This is where the spirit of derailment functions. What is the spirit of derailment? The spirit of derailment is not necessarily a personified, malevolent entity in as much as it is a condition. Jesus was even referred to as a stumbling block, or a ‘de-railer’ (in our modern language). But this isn’t on account of Jesus, but rather on account of the condition of the hardened heart. Derailment is a condition of the complacent.
Proverbs 18:7, like so many other versus, demonstrates that “the fool brings ruin upon himself.” I have often said, “I do not need the devil’s help to do bad, I can do it perfectly well on my own.”
What most Christians do not consider is how capable they are of self-sabotage, being derailed or tripped up. How many of us have been on vacation, and failed to maintain a godly witness? With tears and regret, many have told me of their missteps at the moment least expected.
Certainly, we can vacation without foregoing comfort, but physical rest should not lessen spiritual engagement. Do not allow the summer comforts to open us up to complacency and make us vulnerable to the enemy.
May this be a loving, gentle reminder for us to keep watch! Be ready. Stay ready!
Being away from church does not mean backsliding and should not cause us to become prey. Our vacation shouldn’t lead to a spiritual crisis. Being away from church should simply mean, “I’ll be back in a week or two.”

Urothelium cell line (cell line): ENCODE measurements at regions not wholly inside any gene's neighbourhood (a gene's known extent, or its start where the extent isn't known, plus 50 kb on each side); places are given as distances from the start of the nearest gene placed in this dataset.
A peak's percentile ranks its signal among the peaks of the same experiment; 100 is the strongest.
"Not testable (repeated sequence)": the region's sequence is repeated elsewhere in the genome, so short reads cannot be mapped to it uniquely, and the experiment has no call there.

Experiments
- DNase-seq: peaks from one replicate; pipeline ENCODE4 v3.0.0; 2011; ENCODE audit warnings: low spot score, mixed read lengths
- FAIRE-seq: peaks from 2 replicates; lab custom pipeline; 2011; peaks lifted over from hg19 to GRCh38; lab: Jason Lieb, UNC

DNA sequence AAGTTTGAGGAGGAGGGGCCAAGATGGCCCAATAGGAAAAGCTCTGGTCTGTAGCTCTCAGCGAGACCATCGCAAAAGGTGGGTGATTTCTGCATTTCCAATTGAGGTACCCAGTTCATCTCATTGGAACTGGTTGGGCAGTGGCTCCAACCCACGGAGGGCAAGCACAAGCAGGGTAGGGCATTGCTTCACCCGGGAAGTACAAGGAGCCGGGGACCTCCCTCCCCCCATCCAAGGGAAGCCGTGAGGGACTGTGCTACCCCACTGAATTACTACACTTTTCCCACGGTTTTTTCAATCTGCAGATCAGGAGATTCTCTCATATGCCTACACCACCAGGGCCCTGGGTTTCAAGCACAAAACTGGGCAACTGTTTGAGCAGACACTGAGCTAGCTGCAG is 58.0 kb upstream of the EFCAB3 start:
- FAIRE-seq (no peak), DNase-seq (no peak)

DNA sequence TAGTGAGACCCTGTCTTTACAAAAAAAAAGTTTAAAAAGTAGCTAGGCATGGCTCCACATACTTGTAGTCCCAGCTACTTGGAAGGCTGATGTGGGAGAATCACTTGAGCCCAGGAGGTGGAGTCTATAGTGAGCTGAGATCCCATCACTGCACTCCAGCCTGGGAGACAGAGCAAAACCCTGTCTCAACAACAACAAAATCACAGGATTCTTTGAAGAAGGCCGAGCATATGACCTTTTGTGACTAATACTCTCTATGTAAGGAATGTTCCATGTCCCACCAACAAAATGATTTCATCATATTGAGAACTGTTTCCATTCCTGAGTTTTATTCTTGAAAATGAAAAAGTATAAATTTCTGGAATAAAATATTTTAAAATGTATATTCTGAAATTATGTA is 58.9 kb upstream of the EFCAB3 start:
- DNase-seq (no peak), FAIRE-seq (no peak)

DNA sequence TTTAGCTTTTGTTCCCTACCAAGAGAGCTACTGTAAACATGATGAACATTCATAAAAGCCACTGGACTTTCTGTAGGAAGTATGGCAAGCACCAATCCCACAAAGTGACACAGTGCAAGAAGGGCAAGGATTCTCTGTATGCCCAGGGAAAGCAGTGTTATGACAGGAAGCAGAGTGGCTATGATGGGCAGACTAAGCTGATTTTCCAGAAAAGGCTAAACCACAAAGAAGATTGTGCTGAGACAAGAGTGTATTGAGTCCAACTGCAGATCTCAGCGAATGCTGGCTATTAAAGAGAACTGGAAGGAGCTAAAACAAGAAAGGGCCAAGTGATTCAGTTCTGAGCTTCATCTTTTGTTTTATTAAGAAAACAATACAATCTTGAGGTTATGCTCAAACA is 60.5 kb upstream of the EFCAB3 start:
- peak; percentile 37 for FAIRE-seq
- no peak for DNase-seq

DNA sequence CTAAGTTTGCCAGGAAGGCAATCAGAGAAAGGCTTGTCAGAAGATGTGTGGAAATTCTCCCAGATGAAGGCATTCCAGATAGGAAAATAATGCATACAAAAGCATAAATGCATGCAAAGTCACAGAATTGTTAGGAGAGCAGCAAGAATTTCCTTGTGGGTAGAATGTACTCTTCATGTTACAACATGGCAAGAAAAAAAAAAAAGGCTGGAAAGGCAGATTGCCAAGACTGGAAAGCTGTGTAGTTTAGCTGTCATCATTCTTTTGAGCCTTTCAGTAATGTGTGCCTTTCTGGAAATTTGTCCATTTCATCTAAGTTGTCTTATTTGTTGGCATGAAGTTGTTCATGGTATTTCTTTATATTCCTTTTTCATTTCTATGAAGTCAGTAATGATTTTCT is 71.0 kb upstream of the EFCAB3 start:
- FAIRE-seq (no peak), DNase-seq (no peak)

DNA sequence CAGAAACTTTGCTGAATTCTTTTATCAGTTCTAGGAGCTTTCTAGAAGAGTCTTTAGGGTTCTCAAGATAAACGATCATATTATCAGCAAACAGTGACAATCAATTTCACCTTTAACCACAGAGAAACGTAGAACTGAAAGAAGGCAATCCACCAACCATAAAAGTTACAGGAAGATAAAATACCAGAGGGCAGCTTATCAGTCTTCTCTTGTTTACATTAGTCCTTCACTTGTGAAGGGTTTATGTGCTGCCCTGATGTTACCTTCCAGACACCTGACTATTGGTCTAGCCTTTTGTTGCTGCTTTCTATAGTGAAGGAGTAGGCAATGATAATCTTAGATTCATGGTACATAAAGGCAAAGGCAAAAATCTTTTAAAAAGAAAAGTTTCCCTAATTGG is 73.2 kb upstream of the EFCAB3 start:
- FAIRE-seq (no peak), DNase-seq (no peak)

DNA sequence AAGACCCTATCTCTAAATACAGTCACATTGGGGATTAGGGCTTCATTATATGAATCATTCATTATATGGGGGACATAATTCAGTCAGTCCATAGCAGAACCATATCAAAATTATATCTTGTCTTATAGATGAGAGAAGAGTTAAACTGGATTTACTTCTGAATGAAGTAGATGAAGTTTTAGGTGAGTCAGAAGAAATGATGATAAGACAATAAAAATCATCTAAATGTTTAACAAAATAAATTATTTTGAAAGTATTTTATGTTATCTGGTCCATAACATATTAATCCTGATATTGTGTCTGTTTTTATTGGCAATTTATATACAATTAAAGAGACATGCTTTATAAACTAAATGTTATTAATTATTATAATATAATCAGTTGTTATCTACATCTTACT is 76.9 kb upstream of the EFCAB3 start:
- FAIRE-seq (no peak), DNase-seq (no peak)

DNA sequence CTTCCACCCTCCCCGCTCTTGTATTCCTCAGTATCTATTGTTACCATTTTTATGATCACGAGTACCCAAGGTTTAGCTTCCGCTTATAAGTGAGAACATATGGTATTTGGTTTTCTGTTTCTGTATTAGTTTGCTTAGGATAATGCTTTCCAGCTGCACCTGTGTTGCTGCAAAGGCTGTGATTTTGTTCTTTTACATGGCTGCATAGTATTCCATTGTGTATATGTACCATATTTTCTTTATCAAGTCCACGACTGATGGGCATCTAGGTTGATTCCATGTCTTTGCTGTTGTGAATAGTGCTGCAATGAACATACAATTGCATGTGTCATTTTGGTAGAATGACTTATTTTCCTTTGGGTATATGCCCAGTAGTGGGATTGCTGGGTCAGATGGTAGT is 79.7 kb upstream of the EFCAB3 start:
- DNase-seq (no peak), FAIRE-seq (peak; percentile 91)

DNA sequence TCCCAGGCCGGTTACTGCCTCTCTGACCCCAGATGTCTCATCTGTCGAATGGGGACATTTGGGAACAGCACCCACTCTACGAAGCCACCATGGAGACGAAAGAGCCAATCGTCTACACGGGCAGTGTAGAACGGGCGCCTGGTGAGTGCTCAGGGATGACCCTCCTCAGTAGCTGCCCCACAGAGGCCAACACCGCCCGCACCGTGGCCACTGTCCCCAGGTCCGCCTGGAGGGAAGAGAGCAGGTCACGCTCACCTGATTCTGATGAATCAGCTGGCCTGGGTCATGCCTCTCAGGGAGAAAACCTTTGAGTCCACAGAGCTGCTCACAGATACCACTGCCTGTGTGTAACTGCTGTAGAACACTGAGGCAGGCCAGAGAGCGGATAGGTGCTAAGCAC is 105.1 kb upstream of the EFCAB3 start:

So how do we maintain our walk when we are not physically present in church? The key is to keep Christ in our hearts as well as our community and commitments. Let Him be present with us. Consider the apostle Paul during his many travels. His fellow believers remained close to his heart even when there was distance. We know this, because of the many letters he wrote.
We can remain faithfully engaged in our church community in our absence by sending texts to others, dropping encouragement on social media or being old-fashioned and giving someone a call.
It is understandable that vacation can be a time to disconnect and detach a bit, but the church remains the body of Jesus Christ. If my arm or leg needed to detach to get some rest, I would be in some serious trouble.
In our absence, church is still occurring, supporting missions, outreaches and producing ministry. Perhaps while vacationing we may forget to give tithes and offerings. Giving is a powerful way to remain faithful. Give through a web-portal, or take a moment to call it in. When we partner in prayer, intercession and giving, we remain a vital part of the ministry of our churches.
Most importantly, do not take time away from prayer and the reading of God’s Word. Keep Jesus the priority. There should never be an occasion when we take time away from being with Jesus.
Be blessed, refreshed and encouraged as you vacation, but remember, keep watch, be ready, stay ready! Do not allow your rest to derail you.
Aaron Rios is a musician, author and pastor who serves on the Northshore of Beverly, Massachusetts, outside of Boston, who has a contagious passion for encouraging, equipping and inspiring believers to pursue their kingdom destiny for the cause of Christ.